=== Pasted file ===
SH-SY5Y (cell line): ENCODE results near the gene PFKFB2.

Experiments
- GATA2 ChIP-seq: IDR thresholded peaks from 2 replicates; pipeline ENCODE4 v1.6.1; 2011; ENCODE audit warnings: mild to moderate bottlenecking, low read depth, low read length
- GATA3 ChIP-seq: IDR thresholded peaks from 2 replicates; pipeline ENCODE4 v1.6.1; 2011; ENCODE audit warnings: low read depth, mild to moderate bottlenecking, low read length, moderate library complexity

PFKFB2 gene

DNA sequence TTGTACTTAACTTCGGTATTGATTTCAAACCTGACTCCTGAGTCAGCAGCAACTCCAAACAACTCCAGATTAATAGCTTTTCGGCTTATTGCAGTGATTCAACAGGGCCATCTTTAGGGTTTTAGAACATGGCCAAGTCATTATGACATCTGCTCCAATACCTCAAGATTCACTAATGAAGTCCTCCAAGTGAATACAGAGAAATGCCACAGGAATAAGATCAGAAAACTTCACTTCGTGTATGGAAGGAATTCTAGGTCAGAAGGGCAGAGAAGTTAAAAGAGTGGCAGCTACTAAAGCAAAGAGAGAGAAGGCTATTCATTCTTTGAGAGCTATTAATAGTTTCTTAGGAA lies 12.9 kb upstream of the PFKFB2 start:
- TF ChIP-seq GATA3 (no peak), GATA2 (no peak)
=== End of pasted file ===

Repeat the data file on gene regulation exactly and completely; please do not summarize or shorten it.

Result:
SH-SY5Y (cell line): ENCODE results near the gene PFKFB2.

Experiments
- GATA2 ChIP-seq: IDR thresholded peaks from 2 replicates; pipeline ENCODE4 v1.6.1; 2011; ENCODE audit warnings: mild to moderate bottlenecking, low read depth, low read length
- GATA3 ChIP-seq: IDR thresholded peaks from 2 replicates; pipeline ENCODE4 v1.6.1; 2011; ENCODE audit warnings: low read depth, mild to moderate bottlenecking, low read length, moderate library complexity

PFKFB2 gene

DNA sequence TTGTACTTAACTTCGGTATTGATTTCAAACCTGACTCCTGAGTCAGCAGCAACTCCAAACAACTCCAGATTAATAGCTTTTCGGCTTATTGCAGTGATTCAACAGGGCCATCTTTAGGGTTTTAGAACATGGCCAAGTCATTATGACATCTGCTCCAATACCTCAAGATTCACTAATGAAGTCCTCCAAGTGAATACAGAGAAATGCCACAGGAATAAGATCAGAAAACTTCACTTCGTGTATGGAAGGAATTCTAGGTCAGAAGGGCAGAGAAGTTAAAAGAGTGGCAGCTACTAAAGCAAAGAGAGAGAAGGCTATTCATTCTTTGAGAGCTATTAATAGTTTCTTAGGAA lies 12.9 kb upstream of the PFKFB2 start:
- TF ChIP-seq GATA3 (no peak), GATA2 (no peak)